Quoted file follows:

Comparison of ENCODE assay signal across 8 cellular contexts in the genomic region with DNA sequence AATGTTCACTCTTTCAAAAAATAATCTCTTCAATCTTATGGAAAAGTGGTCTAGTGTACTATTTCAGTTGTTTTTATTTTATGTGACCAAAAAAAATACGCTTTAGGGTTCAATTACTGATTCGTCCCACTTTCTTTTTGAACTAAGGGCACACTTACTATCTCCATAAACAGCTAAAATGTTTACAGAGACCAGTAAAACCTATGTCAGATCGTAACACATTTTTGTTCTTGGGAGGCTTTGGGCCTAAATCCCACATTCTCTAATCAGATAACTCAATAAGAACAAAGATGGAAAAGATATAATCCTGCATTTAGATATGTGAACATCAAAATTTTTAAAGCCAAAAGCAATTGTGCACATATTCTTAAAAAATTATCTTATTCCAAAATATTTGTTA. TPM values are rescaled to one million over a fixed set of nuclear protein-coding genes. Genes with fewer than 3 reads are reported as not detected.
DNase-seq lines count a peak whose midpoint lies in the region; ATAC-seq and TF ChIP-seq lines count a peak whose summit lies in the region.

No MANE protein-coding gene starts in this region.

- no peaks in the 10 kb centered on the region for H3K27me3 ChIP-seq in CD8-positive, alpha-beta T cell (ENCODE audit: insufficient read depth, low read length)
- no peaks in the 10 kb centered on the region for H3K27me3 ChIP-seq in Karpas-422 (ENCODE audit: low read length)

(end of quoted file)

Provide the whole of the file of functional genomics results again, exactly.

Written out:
Comparison of ENCODE assay signal across 8 cellular contexts in the genomic region with DNA sequence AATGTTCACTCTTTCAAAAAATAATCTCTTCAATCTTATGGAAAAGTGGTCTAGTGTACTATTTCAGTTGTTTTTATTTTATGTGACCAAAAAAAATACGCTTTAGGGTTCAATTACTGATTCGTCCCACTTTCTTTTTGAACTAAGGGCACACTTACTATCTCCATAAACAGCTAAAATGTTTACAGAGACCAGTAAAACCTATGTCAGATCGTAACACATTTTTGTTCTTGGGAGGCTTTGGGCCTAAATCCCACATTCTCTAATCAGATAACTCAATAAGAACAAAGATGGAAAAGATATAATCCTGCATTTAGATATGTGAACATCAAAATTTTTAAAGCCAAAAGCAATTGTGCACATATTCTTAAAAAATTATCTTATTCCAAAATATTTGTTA. TPM values are rescaled to one million over a fixed set of nuclear protein-coding genes. Genes with fewer than 3 reads are reported as not detected.
DNase-seq lines count a peak whose midpoint lies in the region; ATAC-seq and TF ChIP-seq lines count a peak whose summit lies in the region.

No MANE protein-coding gene starts in this region.

- no peaks in the 10 kb centered on the region for H3K27me3 ChIP-seq in CD8-positive, alpha-beta T cell (ENCODE audit: insufficient read depth, low read length)
- no peaks in the 10 kb centered on the region for H3K27me3 ChIP-seq in Karpas-422 (ENCODE audit: low read length)